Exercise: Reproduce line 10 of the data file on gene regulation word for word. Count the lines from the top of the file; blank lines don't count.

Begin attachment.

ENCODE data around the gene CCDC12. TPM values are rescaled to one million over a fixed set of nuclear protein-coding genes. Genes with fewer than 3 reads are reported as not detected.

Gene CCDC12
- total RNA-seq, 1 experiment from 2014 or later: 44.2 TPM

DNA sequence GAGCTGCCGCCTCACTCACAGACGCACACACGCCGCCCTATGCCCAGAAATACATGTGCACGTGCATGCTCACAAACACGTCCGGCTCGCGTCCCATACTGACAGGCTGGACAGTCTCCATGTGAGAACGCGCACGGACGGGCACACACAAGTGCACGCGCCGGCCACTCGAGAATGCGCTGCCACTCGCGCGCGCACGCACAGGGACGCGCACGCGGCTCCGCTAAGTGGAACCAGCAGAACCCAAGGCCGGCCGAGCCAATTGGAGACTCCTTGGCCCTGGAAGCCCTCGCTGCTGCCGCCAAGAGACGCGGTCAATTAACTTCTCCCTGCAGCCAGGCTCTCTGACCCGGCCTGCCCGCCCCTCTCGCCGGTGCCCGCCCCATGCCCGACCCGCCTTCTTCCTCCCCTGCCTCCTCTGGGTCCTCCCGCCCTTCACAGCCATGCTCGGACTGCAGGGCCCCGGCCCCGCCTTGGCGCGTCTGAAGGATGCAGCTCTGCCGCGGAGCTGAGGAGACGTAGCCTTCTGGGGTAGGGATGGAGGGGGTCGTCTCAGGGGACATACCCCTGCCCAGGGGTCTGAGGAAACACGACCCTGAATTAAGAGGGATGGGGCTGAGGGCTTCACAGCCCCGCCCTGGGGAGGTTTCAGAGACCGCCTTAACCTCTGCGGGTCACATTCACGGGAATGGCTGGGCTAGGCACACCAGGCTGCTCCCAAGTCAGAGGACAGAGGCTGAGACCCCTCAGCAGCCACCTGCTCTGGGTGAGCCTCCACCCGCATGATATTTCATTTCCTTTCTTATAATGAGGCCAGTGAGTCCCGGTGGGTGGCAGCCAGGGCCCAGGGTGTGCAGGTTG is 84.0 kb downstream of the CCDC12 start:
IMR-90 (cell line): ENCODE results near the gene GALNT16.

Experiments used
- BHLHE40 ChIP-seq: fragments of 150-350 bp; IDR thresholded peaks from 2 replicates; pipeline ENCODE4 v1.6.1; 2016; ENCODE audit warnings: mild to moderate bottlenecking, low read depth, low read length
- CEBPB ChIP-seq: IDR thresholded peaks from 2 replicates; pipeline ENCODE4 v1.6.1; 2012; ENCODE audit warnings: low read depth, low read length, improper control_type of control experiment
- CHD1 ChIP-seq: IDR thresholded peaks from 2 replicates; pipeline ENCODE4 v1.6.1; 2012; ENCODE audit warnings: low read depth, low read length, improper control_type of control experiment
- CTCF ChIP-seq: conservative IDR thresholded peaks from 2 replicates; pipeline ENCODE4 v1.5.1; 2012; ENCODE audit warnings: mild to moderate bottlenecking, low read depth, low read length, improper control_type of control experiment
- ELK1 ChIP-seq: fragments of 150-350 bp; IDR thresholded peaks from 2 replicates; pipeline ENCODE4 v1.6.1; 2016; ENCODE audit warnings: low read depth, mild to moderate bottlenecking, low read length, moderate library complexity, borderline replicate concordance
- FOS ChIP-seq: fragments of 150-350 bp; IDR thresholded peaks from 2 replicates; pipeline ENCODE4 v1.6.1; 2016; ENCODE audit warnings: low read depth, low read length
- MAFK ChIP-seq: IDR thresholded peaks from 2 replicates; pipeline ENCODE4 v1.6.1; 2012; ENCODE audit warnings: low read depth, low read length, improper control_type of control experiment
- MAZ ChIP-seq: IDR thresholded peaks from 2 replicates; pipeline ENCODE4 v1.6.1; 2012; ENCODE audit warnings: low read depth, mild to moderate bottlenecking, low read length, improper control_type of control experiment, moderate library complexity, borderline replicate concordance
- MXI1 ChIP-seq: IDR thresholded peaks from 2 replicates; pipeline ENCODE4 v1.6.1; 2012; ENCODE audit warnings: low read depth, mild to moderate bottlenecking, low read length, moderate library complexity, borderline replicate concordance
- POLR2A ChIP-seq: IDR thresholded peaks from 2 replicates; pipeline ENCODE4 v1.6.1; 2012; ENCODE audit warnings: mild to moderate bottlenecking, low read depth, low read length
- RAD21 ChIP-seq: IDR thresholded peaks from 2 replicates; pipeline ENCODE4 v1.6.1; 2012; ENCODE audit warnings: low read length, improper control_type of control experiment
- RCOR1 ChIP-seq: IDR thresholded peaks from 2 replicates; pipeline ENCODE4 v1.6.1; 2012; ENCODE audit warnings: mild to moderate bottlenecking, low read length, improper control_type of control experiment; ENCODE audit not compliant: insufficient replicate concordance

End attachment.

- CTCF ChIP-seq: conservative IDR thresholded peaks from 2 replicates; pipeline ENCODE4 v1.5.1; 2012; ENCODE audit warnings: mild to moderate bottlenecking, low read depth, low read length, improper control_type of control experiment